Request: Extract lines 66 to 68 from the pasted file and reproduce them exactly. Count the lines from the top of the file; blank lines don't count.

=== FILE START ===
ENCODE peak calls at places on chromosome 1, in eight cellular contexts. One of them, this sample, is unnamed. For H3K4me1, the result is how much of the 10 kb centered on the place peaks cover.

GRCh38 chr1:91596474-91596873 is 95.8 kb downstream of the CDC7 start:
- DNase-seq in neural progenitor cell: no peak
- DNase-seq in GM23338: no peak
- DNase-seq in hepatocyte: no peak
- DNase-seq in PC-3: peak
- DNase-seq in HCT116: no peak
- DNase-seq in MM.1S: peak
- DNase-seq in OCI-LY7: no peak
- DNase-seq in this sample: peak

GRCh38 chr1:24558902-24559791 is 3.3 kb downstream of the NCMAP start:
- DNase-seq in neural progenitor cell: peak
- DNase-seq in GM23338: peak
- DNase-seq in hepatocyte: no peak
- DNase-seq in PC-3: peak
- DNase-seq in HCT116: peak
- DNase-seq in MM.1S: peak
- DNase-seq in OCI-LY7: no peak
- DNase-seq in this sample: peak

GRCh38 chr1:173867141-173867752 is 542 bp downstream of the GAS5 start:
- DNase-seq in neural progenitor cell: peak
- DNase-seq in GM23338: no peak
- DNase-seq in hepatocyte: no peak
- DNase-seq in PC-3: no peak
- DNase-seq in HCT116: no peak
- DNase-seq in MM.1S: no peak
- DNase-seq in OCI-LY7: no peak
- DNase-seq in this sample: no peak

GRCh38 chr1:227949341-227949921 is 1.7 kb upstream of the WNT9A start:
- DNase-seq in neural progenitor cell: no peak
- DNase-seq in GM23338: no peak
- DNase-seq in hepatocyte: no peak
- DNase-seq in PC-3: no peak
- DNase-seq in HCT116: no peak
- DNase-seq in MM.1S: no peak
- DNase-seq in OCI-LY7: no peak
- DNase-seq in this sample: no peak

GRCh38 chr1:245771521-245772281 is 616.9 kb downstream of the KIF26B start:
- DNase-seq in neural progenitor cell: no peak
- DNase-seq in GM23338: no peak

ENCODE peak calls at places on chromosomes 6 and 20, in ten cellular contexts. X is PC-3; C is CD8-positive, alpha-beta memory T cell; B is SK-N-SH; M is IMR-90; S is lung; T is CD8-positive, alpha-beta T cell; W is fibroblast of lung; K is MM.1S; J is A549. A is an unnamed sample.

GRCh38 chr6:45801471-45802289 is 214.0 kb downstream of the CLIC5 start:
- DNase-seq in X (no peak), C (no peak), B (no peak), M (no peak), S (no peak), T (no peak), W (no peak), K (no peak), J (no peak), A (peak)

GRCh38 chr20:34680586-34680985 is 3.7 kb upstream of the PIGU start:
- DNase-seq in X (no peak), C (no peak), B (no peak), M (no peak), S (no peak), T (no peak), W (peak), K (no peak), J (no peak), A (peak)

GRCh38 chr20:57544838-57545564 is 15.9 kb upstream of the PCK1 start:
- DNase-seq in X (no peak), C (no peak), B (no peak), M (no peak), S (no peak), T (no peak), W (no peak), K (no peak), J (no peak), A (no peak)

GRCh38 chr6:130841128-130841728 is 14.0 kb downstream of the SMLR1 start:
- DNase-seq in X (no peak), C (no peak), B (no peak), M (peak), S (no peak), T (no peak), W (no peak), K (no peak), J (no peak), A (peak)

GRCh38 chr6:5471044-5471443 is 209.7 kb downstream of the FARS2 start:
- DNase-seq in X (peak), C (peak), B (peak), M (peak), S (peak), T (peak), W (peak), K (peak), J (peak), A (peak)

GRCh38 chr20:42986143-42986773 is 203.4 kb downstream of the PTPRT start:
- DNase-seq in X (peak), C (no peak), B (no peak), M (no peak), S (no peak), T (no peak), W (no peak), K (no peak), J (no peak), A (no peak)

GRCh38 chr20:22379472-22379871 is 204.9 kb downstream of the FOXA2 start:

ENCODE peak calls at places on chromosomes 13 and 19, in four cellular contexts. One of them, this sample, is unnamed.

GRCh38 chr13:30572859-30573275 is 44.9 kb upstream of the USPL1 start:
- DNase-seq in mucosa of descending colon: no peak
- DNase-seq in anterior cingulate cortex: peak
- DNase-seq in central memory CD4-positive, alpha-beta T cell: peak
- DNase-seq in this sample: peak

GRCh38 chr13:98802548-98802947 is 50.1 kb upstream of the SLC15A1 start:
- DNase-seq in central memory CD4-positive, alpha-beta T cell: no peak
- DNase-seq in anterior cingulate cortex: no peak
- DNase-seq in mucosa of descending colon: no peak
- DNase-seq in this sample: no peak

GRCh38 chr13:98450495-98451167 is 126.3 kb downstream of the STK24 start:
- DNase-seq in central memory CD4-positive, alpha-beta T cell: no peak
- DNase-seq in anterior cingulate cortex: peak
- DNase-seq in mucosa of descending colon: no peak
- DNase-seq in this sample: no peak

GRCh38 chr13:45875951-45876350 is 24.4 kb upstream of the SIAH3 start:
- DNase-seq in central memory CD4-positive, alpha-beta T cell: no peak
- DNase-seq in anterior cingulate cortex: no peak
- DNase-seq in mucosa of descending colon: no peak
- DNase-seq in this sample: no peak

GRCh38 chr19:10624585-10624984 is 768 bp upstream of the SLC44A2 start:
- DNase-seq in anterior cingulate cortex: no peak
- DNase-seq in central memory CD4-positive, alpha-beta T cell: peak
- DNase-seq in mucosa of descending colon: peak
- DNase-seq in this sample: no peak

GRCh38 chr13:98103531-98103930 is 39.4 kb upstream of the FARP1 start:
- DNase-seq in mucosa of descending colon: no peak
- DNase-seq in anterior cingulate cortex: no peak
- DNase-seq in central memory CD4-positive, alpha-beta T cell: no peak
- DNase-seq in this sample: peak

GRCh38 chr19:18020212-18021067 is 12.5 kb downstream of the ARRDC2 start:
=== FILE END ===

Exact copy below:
GRCh38 chr13:98450495-98451167 is 126.3 kb downstream of the STK24 start:
- DNase-seq in central memory CD4-positive, alpha-beta T cell: no peak
- DNase-seq in anterior cingulate cortex: peak